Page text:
Rebbe Nachman told his followers to concentrate on the simple meanings of the words of their prayers. He was speaking about praying from a siddur or saying Tehillim, Psalms, or other text-based prayers.
He didn’t want people to worry about complex and mystical kavanot; he said just saying the words simply and honestly, is the way most of us should be davening. (It’s actually not as easy as it sounds.)
Try it yourself. When you say your prayers today or tomorrow, try and concentrate on every word in one paragraph of prayer, or even one sentence of prayer. Try to connect with the simple meaning of the word from your heart.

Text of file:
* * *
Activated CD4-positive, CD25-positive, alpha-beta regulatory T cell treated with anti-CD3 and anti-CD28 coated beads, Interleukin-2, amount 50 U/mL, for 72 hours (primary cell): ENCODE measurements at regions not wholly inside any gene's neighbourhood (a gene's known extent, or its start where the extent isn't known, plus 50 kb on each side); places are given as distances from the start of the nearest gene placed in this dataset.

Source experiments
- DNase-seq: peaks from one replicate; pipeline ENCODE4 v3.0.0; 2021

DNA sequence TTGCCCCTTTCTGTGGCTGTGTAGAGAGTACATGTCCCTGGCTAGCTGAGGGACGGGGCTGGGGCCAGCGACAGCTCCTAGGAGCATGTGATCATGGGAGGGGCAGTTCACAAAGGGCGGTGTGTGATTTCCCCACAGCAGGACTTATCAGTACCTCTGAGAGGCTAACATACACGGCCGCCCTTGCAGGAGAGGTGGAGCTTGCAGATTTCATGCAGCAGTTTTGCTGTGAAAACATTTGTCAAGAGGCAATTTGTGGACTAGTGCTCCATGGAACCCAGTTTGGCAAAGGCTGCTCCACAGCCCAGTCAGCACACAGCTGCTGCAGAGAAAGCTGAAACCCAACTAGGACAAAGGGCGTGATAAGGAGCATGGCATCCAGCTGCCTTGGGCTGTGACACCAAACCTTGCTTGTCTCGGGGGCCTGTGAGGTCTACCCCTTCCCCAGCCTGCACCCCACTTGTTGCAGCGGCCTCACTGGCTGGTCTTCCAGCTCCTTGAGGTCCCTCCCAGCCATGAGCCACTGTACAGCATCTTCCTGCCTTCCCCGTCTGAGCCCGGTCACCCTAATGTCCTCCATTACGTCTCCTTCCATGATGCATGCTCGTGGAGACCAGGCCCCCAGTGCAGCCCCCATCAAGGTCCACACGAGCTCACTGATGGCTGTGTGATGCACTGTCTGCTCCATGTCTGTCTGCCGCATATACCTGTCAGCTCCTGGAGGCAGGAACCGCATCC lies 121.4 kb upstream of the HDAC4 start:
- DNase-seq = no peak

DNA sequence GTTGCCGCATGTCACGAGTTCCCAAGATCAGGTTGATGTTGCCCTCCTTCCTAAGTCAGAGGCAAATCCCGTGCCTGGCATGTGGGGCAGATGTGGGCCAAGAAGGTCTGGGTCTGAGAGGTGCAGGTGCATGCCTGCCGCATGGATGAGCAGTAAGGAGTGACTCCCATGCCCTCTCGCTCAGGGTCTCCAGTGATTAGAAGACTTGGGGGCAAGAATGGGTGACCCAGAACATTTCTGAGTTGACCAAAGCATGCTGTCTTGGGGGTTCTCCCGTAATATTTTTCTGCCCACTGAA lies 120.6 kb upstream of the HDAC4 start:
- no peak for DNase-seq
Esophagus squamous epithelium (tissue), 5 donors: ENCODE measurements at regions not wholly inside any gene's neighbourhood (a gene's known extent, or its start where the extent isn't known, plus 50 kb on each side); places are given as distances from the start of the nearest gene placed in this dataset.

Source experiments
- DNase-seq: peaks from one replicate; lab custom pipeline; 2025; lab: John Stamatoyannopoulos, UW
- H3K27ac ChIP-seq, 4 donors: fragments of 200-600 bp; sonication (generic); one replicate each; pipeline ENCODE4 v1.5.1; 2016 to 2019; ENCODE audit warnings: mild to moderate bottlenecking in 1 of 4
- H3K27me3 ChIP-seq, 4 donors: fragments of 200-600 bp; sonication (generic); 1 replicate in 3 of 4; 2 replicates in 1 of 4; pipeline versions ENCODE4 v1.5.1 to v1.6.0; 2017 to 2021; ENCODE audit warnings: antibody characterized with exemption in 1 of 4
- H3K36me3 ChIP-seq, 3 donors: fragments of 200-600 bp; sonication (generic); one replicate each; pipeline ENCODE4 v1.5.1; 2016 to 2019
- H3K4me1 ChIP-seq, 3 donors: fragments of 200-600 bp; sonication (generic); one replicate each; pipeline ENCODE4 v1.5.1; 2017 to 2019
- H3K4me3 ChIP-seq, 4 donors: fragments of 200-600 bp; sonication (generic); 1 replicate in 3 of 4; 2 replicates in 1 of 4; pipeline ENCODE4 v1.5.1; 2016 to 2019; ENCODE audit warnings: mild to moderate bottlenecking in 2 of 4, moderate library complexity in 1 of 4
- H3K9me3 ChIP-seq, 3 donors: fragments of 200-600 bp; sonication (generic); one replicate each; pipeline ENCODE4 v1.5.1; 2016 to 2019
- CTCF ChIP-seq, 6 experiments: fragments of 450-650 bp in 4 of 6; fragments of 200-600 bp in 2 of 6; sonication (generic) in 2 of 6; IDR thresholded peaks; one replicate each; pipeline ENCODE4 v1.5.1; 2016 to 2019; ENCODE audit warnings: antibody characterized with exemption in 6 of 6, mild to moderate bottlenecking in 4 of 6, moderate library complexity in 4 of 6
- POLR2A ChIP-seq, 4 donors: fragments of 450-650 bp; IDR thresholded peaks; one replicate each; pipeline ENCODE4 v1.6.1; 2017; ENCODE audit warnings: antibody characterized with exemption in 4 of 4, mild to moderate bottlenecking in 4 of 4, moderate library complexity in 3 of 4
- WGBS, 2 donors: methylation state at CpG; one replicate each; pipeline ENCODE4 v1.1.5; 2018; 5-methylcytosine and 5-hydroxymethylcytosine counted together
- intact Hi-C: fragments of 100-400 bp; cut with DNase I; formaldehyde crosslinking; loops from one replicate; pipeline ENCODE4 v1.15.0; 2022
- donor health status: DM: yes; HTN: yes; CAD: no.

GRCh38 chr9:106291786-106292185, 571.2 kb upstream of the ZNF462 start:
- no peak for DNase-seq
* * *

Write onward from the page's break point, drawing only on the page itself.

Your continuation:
Rebbe Nachman said it is good to feel excitement about what we’re saying. It’s good to be enthusiastic, and we should listen to the words of our prayers as we say them.
Once I was davening very early in the morning in Uman. For the first time in a long time, I felt able to connect with every word of the davening in the Shemoneh Esrei. I felt on fire. It was so heartening.
Then, when I came home, I struggled to connect again as much as I had in Uman. But I kept reminding myself of Rebbe Nachman’s advice: Go slow. Keep pulling your thoughts back around to focus on each word. Word after word after word.
When this happens, Hashem will help you feel the special spiritual light that is in the words of the prayers you are saying. You will be able to gain new faith and strength in your belief and your connection to Hashem.
May you have a day where you have faith in the words of your prayers, and are able to say them from the heart.
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